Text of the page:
photo of Danny Dig

Danny Dig and his colleagues discovered widespread problems in mobile app development that can cause applications to be unresponsive and “freeze.” After looking at over 1,000 open-source mobile apps, they found two main problems — underuse and misuse of asynchronous programming.

“It’s very easy, if you are not careful, to write a mobile app that is unresponsive,” Dig says. “The number one culprit for a frozen app is that a programmer has written a blocking call, such as accessing the cloud, on the main thread that processes other user-interface events and actions.”

The solution is to move the blocking calls into the background with asynchronous programming. Dig’s team has sent out hundreds of patches to developers to fix the problems in their code, and they have created tools that developers can use to find and fix asynchrony errors. Their webpages LearnAsync.NET and refactoring.info/tools give many examples of asynchronous programming and access to the tools.

“Now what I want to do is help people avoid making those mistakes in the first place,” Dig said.

As part of his educational efforts, Dig will be presenting in Portland, Oregon for the Technology Association of Oregon in June. The cost is $25 for members and $45 for non-members.

The presentation will be a technical overview of why asynchrony is important, it will include descriptions of the common pitfalls and best practices, and he will also demonstrate the tools he has developed.

“I see this as a way of transferring knowledge from research into practice, but it’s also important for me to have a dialog with programmers. I bring back their feedback to the research,” Dig said. “So, this is a fabulous event for me to establish those connections.”

Story by Rachel Robertson

Photo of Ben McCamish, Eduardo Cotilla-Sanchez, and Ziwei Ke
Ben McCamish, Eduardo Cotilla-Sanchez, and Ziwei Ke demonstrate the synchrophasor in the Wallace Energy Systems and Renewables Facility. Photo by Gale Sumida.

Oregon State press release posted 5/7/2015.

A new energy test bed using cutting-edge sensor technology has been located at Oregon State University, designed to gain a better understanding of the local electric grid.

The Bonneville Power Administration awarded a $350,000 grant to develop a system that will provide a detailed analysis of load composition and power use. The project should help accommodate new types of load demands and new sources of renewable energy, such as wind and wave energy, while averting blackouts.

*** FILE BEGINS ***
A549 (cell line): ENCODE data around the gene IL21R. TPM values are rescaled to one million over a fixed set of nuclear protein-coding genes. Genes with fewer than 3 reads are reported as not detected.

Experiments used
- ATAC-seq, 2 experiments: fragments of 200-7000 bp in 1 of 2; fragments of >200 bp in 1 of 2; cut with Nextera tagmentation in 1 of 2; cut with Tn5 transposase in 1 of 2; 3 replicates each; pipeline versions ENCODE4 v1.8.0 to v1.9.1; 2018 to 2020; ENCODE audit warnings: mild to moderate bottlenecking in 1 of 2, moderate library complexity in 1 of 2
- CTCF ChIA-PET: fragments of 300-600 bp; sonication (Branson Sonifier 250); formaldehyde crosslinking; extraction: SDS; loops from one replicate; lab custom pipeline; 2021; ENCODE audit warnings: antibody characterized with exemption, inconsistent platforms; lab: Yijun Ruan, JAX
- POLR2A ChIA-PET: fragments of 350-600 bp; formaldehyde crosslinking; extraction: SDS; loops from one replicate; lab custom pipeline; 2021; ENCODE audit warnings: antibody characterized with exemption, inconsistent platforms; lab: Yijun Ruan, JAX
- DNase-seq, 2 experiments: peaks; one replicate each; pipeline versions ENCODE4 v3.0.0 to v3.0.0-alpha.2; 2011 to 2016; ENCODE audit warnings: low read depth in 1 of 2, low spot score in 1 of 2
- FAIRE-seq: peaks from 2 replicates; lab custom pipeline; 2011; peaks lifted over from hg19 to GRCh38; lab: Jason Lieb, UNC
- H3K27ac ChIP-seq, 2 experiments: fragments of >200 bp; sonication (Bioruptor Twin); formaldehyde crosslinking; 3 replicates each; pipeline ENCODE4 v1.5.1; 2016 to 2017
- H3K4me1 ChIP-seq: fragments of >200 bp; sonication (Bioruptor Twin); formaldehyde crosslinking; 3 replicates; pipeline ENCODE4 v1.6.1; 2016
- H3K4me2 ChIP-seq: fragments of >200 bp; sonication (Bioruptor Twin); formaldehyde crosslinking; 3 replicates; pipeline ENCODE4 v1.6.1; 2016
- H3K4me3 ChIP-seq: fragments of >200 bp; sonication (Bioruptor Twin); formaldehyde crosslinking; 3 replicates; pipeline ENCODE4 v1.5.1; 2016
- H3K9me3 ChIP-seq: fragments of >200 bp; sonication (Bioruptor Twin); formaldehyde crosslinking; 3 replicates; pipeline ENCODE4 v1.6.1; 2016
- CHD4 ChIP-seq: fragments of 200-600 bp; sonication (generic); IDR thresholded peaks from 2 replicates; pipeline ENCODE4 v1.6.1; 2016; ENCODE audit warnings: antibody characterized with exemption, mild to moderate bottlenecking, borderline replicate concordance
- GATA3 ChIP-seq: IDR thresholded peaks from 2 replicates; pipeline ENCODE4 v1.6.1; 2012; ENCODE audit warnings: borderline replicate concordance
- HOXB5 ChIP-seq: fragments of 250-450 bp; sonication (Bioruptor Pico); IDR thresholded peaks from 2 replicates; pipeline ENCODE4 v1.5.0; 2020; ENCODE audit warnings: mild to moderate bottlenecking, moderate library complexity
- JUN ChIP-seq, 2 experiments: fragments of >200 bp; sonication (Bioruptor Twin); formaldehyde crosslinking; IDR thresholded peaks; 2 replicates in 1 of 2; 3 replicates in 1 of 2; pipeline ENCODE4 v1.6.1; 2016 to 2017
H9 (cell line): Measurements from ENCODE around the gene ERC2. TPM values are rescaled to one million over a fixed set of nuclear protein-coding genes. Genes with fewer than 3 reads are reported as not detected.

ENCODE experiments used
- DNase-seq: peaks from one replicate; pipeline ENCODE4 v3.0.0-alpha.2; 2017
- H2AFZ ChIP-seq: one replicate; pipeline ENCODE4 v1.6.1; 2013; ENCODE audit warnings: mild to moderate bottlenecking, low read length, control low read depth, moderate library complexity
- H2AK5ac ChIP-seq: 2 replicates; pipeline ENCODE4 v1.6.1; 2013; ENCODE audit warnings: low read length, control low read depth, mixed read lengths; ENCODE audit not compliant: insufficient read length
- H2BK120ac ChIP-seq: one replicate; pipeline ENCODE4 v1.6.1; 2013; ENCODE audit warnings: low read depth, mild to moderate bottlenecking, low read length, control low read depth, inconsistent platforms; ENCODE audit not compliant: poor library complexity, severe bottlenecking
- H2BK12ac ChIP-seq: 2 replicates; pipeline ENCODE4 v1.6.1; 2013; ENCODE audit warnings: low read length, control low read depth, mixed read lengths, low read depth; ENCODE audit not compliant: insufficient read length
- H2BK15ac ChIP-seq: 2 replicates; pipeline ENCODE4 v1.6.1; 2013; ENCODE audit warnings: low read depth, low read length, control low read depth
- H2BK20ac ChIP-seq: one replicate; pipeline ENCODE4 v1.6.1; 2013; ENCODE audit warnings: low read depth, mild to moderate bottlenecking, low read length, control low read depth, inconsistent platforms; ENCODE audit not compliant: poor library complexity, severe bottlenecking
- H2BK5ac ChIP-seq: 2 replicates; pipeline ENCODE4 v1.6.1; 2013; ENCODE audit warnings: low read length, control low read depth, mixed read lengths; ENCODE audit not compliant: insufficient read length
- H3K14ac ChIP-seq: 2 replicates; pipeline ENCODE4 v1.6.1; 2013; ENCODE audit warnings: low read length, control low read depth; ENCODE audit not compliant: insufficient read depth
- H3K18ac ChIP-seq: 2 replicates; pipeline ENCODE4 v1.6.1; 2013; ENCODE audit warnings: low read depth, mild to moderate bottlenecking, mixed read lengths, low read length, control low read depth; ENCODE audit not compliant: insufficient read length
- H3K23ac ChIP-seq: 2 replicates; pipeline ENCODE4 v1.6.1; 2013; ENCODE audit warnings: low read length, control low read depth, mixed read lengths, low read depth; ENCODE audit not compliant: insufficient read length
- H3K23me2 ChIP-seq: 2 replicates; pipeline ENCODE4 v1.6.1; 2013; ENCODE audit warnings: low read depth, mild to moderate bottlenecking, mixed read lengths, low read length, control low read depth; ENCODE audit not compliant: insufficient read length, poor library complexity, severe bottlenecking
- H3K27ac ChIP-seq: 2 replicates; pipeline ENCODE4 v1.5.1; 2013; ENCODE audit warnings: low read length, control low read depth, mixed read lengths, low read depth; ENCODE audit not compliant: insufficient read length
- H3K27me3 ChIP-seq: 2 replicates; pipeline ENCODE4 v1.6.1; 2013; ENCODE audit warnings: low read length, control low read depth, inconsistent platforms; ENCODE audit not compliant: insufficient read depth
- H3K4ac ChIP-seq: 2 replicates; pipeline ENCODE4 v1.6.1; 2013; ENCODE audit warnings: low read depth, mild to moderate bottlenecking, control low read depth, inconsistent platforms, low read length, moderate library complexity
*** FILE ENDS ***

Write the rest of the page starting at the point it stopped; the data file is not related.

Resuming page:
The sensors, called phasor measurement units or “synchrophasors,” can take voltage and current measurements 60 times a second, compared to standard sensors that take measurements every two to four seconds. All data will be time-stamped and synchronized with a common clock, allowing researchers to track electrical spikes and other anomalies throughout the grid.

A better understanding of these anomalies could eventually lead to a “smart grid” that can automatically detect blackout warning signs and disconnect portions of the grid to protect critical loads.

“These synchrophasors will allow us to develop better load models,” said Eduardo Cotilla-Sanchez, an OSU assistant professor of electrical and computer engineering and leader of this project. “Currently, our cascading power outage analysis assumes the campus load to be like a giant toaster – a big resistor that doesn’t change over time – but reality is much more complex.

“We won’t be able to have accurate models until we have a better understanding of the load composition and time-varying demands.”

Three of the synchrophasors have already been installed, and a total of seven will measure a variety of load types. The campus locations for the sensors include the Energy Center, the Salmon Disease Lab, Snell Hall, the photovoltaic array on Campus Way, and the Wallace Energy Systems and Renewables Facility. Two off-campus locations include a platinum foundry in Albany, and one near Newport at the future wave energy testing center, in collaboration with Consumers Power and Central Lincoln PUD.

In addition to the research benefits, the project will allow OSU students to learn about the advanced technology. Graduate students involved in the installation and management of the system are getting hands-on experiences with the all the steps in the chain, from connecting the current transformer to data management and machine learning, which incorporates both electrical engineering and computer science.

“Our students will really have an advantage by being exposed to this technology and having the opportunity to work directly with the local utility companies,” Cotilla-Sanchez said.

In addition to the local utilities, the project involves collaborators from the BPA, OSU Facilities Services, OSU Information Services, and the College of Engineering information technology department.

– by Rachel Robertson